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UN says up to 2.5 million affected in Myanmar cyclone PDF Print E-mail
Friday, 16 May 2008

REUTERS, YANGON - The United Nations said on Wednesday up to 2.5 million people might have been affected by the Myanmar cyclone and proposed a high-level donors conference as the Myanmar junta again limited foreign aid.

The European Union's top aid official said the military government's restrictions on foreign aid workers and equipment were increasing the risk of starvation and disease.

UN humanitarian affairs chief John Holmes told reporters between 1.6 and 2.5 million people were "severely affected" by Cyclone Nargis and urgently needed aid, up from a previous estimate of at least 1.5 million.

Thai Prime Minister Samak Sundaravej met Myanmar Prime Minister Thein Sein in Yangon and urged him to ease visa rules for relief workers. He said he was told Myanmar could "tackle the problem by themselves."

Myanmar state television raised its official toll to 38,491 dead, 1,403 injured and 27,838 missing.

The International Federation of the Red Cross estimated on the basis of reports from 22 organizations working in Myanmar that between 68,833 and 127,990 people had died.

In New York, UN Secretary-General Ban Ki-moon, who has repeatedly expressed frustration over the slow response of Myanmar's reclusive leaders, proposed holding a "high-level pledging conference" to deal with the crisis.

Ban spoke to reporters after meeting with representatives of Myanmar and countries from Asia, Europe and America.

Britain's UN ambassador, John Sawers, however, indicated that the high-level conference would be more than a donors' meeting, calling it a "major international meeting" in line with Prime Minister Gordon Brown's calls for a UN summit on coordinating aid efforts in Myanmar.

Ban also proposed appointing a joint coordinator from the UNand the Association of Southeast Asian Nations to oversee aid delivery and said he would soon send Holmes to Myanmar.

Myanmar's UN ambassador, Kyaw Tint Swe, said he was pleased that participants had agreed the crisis should not be politicized but must remain a humanitarian issue.

However, Ban, Sawers and US Ambassador Zalmay Khalilzad all said failure to properly handle the crisis would inevitably politicize it.

"The way it will get politicized is if ... assistance is not allowed to arrive in a timely manner to save lives, and no time should be lost," Khalilzad said. "The Myanmar government has a responsibility to ensure lives are saved, not lost."


Nearly two weeks after the deadly cyclone swept through the heavily populated Irrawaddy delta, foreign aid was still a trickle.

Myanmar, formerly called Burma, was once the world's biggest rice exporting country, but more than 40 years of military rule have left it impoverished. The military junta has repeatedly crushed pro-democracy movements and tightly restricts visits by foreigners.

Samak told reporters in Bangkok that Myanmar's leaders had insisted that teams of foreign experts, who have been refused entry, were not needed.

"They are confident of dealing with the problem by themselves. There are no outbreaks of diseases, no starvation, no famine. They don't need experts, but are willing to get aid supplies from every country," Samak said.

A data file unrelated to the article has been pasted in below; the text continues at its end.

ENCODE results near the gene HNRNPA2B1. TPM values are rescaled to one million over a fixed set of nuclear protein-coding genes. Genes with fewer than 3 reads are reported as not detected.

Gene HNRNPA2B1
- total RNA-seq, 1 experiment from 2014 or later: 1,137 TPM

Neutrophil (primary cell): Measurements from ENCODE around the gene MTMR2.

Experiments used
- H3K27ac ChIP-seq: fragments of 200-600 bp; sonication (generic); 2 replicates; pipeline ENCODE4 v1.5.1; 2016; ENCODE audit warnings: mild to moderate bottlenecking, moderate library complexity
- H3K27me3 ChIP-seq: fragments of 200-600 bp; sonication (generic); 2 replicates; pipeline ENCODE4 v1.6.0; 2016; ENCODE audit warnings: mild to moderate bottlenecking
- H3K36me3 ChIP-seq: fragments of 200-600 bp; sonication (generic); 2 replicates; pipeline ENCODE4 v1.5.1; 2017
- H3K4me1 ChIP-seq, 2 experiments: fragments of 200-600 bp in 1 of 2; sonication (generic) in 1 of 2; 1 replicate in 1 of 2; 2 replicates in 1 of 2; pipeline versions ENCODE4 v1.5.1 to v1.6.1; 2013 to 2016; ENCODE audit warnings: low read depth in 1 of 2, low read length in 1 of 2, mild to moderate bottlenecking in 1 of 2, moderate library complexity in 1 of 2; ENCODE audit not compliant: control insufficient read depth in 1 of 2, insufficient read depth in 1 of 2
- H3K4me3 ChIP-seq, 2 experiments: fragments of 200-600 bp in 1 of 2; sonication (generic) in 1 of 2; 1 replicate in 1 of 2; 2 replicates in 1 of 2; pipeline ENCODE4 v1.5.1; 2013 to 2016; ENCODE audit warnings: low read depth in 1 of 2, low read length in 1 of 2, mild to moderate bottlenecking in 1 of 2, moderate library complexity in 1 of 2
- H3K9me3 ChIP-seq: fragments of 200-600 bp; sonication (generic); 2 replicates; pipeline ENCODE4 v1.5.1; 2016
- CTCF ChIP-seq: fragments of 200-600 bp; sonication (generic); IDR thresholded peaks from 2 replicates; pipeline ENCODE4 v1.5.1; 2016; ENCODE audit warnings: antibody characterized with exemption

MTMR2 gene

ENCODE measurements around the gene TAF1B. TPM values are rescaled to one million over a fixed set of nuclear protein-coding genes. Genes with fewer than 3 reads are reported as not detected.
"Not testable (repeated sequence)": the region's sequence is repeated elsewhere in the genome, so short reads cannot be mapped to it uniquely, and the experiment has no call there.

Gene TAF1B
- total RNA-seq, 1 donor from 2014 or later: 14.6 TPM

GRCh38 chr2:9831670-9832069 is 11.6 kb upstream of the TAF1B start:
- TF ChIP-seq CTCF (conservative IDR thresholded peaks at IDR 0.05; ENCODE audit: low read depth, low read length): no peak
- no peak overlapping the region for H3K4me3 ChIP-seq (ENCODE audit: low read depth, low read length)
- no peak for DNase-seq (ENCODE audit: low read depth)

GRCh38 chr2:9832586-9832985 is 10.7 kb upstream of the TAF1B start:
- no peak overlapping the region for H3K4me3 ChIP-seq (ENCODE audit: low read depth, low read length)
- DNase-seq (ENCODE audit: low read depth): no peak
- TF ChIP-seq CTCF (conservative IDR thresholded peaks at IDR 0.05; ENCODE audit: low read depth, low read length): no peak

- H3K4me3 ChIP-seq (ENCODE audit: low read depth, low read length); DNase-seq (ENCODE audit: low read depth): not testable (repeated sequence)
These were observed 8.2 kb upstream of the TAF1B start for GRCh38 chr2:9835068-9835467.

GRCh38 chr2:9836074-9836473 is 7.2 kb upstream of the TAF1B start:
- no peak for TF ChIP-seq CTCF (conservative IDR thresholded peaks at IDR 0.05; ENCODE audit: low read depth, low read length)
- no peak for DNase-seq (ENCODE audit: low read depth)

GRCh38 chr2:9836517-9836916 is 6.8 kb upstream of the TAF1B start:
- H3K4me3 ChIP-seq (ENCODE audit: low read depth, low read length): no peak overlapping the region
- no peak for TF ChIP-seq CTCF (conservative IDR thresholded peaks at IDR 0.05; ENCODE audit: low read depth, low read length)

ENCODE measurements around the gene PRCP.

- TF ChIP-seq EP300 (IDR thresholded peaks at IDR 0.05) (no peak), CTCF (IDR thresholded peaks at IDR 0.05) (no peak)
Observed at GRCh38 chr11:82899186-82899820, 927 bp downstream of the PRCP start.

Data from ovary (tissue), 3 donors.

Louis Michel, the top European Union aid official, disagreed. "There is a risk of water pollution. There is a risk of starvation because the storages of rice have been destroyed," he told reporters in Bangkok.

"We want to convince the authorities of our good faith. We are there for humanitarian reasons," he said. He dismissed suggestions from some European countries that they should bring in aid without awaiting permission from the authorities.

Adm. Timothy Keating, the commander of US forces in the Pacific, also rejected that idea.

He said US emergency aid flights would continue for the time being, despite Myanmar refusing permission for U.S. officials to monitor, or help with, distribution.

A senior US military official in Washington said there were signs aid was stacking up at Yangon airport and said Washington wants to fly choppers to the areas hit worst.

The official said there were reports that some 230 camps had been set up to house more than 230,000 displaced people. "They're springing up all over the place," he said. "The problem they have is a lack of water and sanitary facilities."

Officials said despite reports that some supplies were being stolen or diverted by the army, the humanitarian needs were so great that they would keep making deliveries -- while continuing to urge that US aid workers be granted visas.

World Food Program chief Josette Sheeran said in Washington her organization had so far reached 28,000 people.

"A critical issue now is access," she said. "Our flights are allowed to bring in some supplies, but far from enough - a massive effort is needed to save lives..." she told a US Senate hearing.

Holmes also warned that epidemics of diseases like cholera, malaria and measles "can break out at any time now."

One group of Christian doctors has been treating children in churches, operating below the government's radar. "We have to try to do something," said one of the doctors, giving children diarrhea medicine in a church north of Yangon.

More heavy rain and winds were forecast in the delta as a tropical depression moved in, but the UN weather agency discounted fears a new cyclone was forming.

In a gesture to critics, Myanmar's rulers invited 160 personnel from Bangladesh, China, India and Thailand to assist in the relief, but experts said that was a fraction of the number needed.

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